Not so dead lines ‒ some updates and corrections

In my posting of 24 November Not so dead lines I tried to assess the composition of Syria’s chemical weapon (CW) arsenal based on official statements, the decision of 15 November by the Executive Council of the Organisaton for the Prohibition of Chemical Weapons (OPCW) and the publication of the Request for Expression of Interest (EOI) inviting commercial companies to participate in the disposal of chemicals and resulting effluent. Given that several elements were based on conjecture, deduction and rough calculations, I offered them with caution pending confirmation.

This post supplements, updates and corrects the previous entry. I have retained the relevant section headers.

A, B and BB

  • I referred to the informal use of ‘Priority 1’ and ‘Priority 2’ chemicals relating to the respective removal dates of 31 December 2013 and 5 February 2014. The reaction mass resulting from neutralisation and hydrolysis is referred to as ‘Priority 3’ chemicals, and their complete elimination is envisaged for the second half of 2014.
  • The codes for the V-agent precursors A, B, BB and BB salt were identified correctly.
    • The reaction of A with B produces the nerve agent VX.
    • The reaction of A with BB yields the lesser known nerve agent VM.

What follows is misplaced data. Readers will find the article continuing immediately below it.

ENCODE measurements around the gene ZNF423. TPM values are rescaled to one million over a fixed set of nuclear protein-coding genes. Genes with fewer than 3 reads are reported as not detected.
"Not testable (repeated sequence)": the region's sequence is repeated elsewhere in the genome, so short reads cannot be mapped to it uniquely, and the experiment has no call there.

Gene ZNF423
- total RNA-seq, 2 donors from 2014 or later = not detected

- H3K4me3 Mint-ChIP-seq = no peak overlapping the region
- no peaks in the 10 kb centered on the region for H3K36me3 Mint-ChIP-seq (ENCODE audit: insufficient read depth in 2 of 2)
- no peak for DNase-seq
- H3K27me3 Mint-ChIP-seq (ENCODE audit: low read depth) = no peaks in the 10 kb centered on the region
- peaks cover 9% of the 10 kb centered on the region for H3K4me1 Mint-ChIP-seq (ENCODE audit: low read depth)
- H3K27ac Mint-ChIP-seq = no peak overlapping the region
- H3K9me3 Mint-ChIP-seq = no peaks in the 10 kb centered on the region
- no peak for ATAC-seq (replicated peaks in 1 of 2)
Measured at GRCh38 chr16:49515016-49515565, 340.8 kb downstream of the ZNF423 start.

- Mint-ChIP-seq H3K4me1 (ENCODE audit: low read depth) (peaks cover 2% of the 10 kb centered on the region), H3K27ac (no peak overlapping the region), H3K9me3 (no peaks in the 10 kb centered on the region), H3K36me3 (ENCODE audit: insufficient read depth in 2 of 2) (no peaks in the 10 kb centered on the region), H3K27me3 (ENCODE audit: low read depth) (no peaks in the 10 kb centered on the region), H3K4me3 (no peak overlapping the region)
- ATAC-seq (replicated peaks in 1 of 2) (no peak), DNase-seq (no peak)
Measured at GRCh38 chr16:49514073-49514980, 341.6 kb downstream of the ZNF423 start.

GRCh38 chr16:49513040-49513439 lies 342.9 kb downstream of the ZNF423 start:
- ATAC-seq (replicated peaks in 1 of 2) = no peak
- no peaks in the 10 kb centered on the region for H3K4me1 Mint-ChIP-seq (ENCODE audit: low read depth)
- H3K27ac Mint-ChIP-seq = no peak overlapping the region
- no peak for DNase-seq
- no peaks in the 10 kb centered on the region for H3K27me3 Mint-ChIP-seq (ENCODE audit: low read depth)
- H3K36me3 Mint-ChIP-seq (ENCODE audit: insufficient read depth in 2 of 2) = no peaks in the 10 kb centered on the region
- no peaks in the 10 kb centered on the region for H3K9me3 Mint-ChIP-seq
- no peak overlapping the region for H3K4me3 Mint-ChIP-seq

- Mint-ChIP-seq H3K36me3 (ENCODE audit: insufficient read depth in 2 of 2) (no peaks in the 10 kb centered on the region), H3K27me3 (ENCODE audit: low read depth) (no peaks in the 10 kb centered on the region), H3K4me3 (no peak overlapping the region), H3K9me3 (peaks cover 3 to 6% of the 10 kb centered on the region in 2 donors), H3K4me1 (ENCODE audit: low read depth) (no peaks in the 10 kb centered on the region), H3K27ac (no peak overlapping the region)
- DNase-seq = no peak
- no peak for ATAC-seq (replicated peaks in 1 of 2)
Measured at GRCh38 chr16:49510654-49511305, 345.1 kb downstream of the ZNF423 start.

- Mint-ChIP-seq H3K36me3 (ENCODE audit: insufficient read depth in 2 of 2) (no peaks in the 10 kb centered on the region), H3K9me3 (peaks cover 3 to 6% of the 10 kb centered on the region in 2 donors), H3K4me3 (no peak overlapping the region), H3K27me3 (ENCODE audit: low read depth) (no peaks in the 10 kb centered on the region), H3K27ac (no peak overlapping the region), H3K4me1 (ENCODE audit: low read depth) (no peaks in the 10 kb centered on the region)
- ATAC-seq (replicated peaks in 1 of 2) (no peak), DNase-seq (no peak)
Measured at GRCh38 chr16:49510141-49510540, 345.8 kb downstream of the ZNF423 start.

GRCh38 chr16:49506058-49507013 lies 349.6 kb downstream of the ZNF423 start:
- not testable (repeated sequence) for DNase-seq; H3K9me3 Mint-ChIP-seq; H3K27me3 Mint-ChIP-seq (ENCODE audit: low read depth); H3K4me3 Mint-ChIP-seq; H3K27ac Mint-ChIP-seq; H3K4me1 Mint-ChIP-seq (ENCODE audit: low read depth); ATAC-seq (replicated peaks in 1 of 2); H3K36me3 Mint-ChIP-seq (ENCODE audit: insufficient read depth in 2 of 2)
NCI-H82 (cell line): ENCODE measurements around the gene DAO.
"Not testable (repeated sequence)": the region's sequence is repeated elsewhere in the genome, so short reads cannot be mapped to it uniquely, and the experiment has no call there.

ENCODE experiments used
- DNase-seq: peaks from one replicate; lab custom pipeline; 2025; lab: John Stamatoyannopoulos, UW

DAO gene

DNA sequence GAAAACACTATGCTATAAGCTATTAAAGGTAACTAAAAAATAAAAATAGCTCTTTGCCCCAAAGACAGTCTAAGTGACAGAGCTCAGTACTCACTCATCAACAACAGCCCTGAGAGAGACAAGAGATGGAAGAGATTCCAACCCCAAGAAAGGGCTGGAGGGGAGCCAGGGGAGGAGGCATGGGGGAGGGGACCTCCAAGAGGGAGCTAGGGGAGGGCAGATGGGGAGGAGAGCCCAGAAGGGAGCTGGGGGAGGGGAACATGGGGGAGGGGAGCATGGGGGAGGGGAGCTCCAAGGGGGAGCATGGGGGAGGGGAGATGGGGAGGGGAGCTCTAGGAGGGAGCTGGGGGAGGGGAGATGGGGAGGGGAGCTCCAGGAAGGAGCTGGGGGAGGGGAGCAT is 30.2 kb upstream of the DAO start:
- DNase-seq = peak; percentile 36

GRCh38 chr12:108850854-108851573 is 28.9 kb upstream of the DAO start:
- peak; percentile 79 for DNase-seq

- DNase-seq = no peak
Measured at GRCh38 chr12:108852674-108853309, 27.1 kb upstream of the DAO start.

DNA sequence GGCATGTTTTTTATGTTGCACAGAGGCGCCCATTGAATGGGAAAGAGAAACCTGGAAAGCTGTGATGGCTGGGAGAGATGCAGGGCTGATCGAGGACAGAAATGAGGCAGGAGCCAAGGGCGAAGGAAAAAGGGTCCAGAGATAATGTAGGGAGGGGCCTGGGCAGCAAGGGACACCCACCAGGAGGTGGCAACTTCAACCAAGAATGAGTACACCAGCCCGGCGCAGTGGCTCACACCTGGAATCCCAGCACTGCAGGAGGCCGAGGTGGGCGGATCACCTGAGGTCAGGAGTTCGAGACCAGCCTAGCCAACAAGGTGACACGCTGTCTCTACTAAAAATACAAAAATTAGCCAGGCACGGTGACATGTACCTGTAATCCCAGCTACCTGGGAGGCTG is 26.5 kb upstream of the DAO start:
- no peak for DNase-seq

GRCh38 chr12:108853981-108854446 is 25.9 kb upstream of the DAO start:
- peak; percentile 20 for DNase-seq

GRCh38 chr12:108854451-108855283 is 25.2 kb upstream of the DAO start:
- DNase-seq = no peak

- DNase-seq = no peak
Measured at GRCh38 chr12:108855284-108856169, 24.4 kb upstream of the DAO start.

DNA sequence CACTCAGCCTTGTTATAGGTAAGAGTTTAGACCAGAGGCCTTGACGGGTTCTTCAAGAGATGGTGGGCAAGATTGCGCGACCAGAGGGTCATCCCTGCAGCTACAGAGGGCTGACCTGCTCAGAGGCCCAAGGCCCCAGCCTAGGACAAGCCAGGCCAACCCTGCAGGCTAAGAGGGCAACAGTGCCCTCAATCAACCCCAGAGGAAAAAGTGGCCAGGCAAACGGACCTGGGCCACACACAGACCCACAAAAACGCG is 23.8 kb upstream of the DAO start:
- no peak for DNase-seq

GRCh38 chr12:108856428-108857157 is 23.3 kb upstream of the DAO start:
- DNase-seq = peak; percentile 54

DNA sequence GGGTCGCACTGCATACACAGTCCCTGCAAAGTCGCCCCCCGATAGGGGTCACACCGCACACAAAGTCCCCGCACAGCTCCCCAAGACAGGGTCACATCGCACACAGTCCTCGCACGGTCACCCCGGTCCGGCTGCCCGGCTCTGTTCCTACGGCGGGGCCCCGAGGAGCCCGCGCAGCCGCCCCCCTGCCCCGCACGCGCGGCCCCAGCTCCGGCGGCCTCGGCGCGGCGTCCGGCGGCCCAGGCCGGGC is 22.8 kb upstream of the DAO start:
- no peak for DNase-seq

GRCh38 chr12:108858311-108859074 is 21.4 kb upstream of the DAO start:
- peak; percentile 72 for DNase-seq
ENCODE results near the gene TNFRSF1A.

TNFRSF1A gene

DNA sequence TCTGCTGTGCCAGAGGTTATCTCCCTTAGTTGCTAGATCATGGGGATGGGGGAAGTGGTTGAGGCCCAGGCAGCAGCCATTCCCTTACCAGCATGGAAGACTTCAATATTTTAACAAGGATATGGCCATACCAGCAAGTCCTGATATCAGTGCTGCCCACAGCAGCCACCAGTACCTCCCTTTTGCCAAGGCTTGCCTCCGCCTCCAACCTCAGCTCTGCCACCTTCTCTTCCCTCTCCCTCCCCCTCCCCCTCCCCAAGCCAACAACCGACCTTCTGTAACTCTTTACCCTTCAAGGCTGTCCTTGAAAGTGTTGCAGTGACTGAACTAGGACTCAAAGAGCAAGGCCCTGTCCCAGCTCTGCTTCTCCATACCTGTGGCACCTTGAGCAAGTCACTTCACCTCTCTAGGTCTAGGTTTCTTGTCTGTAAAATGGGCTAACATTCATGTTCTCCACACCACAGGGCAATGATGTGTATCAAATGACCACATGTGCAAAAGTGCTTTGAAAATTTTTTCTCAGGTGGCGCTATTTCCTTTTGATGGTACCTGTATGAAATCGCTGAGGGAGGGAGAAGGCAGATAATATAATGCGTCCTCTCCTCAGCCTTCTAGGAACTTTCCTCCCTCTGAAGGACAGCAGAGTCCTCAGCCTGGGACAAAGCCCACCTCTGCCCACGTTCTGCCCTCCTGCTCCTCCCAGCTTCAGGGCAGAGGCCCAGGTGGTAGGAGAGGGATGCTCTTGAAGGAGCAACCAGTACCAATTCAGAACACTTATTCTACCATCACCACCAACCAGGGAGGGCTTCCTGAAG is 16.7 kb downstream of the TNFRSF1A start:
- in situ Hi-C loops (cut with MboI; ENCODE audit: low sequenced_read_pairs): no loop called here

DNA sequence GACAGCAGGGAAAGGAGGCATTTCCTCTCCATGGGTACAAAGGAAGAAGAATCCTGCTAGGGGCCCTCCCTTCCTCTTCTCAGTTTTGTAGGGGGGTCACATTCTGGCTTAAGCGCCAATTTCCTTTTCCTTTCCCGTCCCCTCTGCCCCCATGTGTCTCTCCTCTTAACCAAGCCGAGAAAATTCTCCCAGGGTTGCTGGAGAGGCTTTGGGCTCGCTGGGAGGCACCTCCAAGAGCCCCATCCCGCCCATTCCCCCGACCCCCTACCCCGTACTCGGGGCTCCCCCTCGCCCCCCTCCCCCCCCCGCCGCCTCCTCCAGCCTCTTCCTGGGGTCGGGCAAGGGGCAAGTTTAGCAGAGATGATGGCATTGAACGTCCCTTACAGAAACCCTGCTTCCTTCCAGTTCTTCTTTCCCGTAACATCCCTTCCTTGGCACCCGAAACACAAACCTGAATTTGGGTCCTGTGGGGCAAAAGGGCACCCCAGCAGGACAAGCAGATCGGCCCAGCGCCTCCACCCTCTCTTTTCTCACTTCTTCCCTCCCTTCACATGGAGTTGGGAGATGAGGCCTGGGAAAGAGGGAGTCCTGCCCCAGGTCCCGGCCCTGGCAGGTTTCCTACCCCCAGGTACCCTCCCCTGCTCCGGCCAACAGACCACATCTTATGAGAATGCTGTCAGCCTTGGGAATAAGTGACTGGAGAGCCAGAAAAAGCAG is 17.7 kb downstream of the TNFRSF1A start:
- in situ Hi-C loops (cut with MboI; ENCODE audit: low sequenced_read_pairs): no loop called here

• The declared volume of BB salt is small: 29 kg.

What do we now know?

This section had a lot of speculative calculations. With one exception ‒ the volume of mustard agent ‒ the proposed figures approach actual data. These, however, remain confidential.

  • The volume of DF is around 570 metric tonnes.
  • Sulphur mustard amounts to 20.25 metric tonnes.
  • Syria’s declared volume of precursors is 1,045 metric tonnes and that of raw materials is 290 metric tonnes, making for a combined total of 1,335 metric tonnes.

I expressed some surprise to find 120 tonnes isopropanol listed in the Request for Expression of Interest in view of the Executive Council decision that all isopropanol must be destroyed inside Syria. This turned out to be an error in the earlier versions of the EOI. The item has now been removed from the list. The figure, however, reflects Syria’s actual declared volume.

The Hexamine, which could have had several applications, was declared by Syria as a precursor in the manufacture of sarin. So, that cancels speculation about the production of the explosive RDX.


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About JP Zanders

Jean Pascal Zanders (Belgium) has worked on questions of chemical and biological weapon (CBW) armament and disarmament since 1986. He was CBW Project Leader at the Stockholm International Peace Research Institute (SIPRI), Director of the BioWeapons Prevention Project and Senior Research Fellow responsible for disarmament, arms control and non-proliferation questions at the European Union Institute for Security Studies. He now owns and runs The Trench.

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